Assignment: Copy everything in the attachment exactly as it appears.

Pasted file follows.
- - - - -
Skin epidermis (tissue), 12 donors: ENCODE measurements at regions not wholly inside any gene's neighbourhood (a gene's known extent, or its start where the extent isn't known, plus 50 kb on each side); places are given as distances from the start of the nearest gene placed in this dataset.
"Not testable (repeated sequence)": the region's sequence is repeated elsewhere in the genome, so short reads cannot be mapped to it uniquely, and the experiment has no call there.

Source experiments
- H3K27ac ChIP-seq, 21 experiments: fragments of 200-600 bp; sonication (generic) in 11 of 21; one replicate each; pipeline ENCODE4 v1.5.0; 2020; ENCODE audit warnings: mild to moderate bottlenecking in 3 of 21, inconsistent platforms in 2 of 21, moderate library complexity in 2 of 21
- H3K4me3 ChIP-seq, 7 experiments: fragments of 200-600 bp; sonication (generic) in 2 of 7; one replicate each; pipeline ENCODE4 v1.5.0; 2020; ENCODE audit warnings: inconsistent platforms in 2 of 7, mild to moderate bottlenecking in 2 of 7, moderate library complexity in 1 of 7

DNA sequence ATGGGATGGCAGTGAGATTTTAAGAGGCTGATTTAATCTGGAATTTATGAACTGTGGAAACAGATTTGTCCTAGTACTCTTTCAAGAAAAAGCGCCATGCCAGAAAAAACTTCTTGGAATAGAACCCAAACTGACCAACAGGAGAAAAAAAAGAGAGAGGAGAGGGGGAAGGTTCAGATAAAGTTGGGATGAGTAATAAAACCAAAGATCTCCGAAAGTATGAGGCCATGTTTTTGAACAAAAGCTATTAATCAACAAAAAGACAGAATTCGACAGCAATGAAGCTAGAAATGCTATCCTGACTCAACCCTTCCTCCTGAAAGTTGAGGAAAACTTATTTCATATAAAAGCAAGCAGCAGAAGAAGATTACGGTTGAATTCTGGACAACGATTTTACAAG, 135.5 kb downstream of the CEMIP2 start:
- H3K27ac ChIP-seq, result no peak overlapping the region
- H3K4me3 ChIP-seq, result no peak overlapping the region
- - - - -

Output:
Skin epidermis (tissue), 12 donors: ENCODE measurements at regions not wholly inside any gene's neighbourhood (a gene's known extent, or its start where the extent isn't known, plus 50 kb on each side); places are given as distances from the start of the nearest gene placed in this dataset.
"Not testable (repeated sequence)": the region's sequence is repeated elsewhere in the genome, so short reads cannot be mapped to it uniquely, and the experiment has no call there.

Source experiments
- H3K27ac ChIP-seq, 21 experiments: fragments of 200-600 bp; sonication (generic) in 11 of 21; one replicate each; pipeline ENCODE4 v1.5.0; 2020; ENCODE audit warnings: mild to moderate bottlenecking in 3 of 21, inconsistent platforms in 2 of 21, moderate library complexity in 2 of 21
- H3K4me3 ChIP-seq, 7 experiments: fragments of 200-600 bp; sonication (generic) in 2 of 7; one replicate each; pipeline ENCODE4 v1.5.0; 2020; ENCODE audit warnings: inconsistent platforms in 2 of 7, mild to moderate bottlenecking in 2 of 7, moderate library complexity in 1 of 7

DNA sequence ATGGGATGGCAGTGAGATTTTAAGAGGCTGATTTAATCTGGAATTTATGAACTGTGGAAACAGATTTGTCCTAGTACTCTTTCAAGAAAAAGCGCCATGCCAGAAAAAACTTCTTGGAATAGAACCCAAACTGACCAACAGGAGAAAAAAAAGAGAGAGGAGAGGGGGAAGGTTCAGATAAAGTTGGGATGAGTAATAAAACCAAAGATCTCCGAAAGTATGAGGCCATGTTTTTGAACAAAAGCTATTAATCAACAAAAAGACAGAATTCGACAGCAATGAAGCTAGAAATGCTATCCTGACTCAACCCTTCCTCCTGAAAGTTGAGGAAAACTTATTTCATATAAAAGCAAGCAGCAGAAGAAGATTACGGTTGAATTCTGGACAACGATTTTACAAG, 135.5 kb downstream of the CEMIP2 start:
- H3K27ac ChIP-seq, result no peak overlapping the region
- H3K4me3 ChIP-seq, result no peak overlapping the region